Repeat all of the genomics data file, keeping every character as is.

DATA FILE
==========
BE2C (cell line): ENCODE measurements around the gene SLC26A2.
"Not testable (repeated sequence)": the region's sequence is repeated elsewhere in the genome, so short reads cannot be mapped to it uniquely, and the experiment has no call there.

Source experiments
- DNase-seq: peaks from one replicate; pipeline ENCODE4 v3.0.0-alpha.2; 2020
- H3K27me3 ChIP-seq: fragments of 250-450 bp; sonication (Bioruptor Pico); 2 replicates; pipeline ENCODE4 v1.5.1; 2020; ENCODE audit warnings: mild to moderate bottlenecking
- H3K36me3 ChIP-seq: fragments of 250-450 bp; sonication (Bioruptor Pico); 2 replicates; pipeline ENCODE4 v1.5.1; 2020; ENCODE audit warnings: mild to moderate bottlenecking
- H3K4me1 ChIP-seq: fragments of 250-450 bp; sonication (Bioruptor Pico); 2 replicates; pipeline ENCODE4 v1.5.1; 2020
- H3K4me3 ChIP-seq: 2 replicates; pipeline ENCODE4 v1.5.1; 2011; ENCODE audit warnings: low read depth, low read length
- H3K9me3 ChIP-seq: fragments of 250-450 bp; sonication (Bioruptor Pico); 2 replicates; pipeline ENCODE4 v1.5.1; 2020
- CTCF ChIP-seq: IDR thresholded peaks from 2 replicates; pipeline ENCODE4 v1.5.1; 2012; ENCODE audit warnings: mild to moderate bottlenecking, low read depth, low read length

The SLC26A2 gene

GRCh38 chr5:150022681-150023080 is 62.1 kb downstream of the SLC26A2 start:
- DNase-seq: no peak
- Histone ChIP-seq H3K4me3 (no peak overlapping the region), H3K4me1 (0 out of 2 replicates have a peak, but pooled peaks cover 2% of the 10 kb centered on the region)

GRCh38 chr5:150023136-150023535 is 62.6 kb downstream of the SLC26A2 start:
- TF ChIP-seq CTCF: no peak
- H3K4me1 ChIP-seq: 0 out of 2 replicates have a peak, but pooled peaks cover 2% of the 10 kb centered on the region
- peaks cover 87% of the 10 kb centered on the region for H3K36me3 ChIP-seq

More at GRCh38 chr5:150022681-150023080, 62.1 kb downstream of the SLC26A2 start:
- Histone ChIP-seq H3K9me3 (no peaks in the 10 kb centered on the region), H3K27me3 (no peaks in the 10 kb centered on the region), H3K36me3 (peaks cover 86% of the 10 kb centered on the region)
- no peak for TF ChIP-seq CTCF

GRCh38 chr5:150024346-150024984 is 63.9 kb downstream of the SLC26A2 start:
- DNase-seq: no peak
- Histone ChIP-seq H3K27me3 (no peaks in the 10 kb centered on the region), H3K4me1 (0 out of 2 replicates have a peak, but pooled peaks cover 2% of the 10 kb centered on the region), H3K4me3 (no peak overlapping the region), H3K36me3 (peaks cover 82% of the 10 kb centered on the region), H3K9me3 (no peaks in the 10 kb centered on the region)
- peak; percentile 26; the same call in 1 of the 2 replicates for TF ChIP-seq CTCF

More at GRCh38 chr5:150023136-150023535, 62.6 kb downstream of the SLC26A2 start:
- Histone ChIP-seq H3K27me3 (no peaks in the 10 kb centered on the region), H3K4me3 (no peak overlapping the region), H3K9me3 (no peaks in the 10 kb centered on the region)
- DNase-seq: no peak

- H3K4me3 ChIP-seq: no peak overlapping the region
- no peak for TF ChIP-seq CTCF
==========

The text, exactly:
BE2C (cell line): ENCODE measurements around the gene SLC26A2.
"Not testable (repeated sequence)": the region's sequence is repeated elsewhere in the genome, so short reads cannot be mapped to it uniquely, and the experiment has no call there.

Source experiments
- DNase-seq: peaks from one replicate; pipeline ENCODE4 v3.0.0-alpha.2; 2020
- H3K27me3 ChIP-seq: fragments of 250-450 bp; sonication (Bioruptor Pico); 2 replicates; pipeline ENCODE4 v1.5.1; 2020; ENCODE audit warnings: mild to moderate bottlenecking
- H3K36me3 ChIP-seq: fragments of 250-450 bp; sonication (Bioruptor Pico); 2 replicates; pipeline ENCODE4 v1.5.1; 2020; ENCODE audit warnings: mild to moderate bottlenecking
- H3K4me1 ChIP-seq: fragments of 250-450 bp; sonication (Bioruptor Pico); 2 replicates; pipeline ENCODE4 v1.5.1; 2020
- H3K4me3 ChIP-seq: 2 replicates; pipeline ENCODE4 v1.5.1; 2011; ENCODE audit warnings: low read depth, low read length
- H3K9me3 ChIP-seq: fragments of 250-450 bp; sonication (Bioruptor Pico); 2 replicates; pipeline ENCODE4 v1.5.1; 2020
- CTCF ChIP-seq: IDR thresholded peaks from 2 replicates; pipeline ENCODE4 v1.5.1; 2012; ENCODE audit warnings: mild to moderate bottlenecking, low read depth, low read length

The SLC26A2 gene

GRCh38 chr5:150022681-150023080 is 62.1 kb downstream of the SLC26A2 start:
- DNase-seq: no peak
- Histone ChIP-seq H3K4me3 (no peak overlapping the region), H3K4me1 (0 out of 2 replicates have a peak, but pooled peaks cover 2% of the 10 kb centered on the region)

GRCh38 chr5:150023136-150023535 is 62.6 kb downstream of the SLC26A2 start:
- TF ChIP-seq CTCF: no peak
- H3K4me1 ChIP-seq: 0 out of 2 replicates have a peak, but pooled peaks cover 2% of the 10 kb centered on the region
- peaks cover 87% of the 10 kb centered on the region for H3K36me3 ChIP-seq

More at GRCh38 chr5:150022681-150023080, 62.1 kb downstream of the SLC26A2 start:
- Histone ChIP-seq H3K9me3 (no peaks in the 10 kb centered on the region), H3K27me3 (no peaks in the 10 kb centered on the region), H3K36me3 (peaks cover 86% of the 10 kb centered on the region)
- no peak for TF ChIP-seq CTCF

GRCh38 chr5:150024346-150024984 is 63.9 kb downstream of the SLC26A2 start:
- DNase-seq: no peak
- Histone ChIP-seq H3K27me3 (no peaks in the 10 kb centered on the region), H3K4me1 (0 out of 2 replicates have a peak, but pooled peaks cover 2% of the 10 kb centered on the region), H3K4me3 (no peak overlapping the region), H3K36me3 (peaks cover 82% of the 10 kb centered on the region), H3K9me3 (no peaks in the 10 kb centered on the region)
- peak; percentile 26; the same call in 1 of the 2 replicates for TF ChIP-seq CTCF

More at GRCh38 chr5:150023136-150023535, 62.6 kb downstream of the SLC26A2 start:
- Histone ChIP-seq H3K27me3 (no peaks in the 10 kb centered on the region), H3K4me3 (no peak overlapping the region), H3K9me3 (no peaks in the 10 kb centered on the region)
- DNase-seq: no peak

- H3K4me3 ChIP-seq: no peak overlapping the region
- no peak for TF ChIP-seq CTCF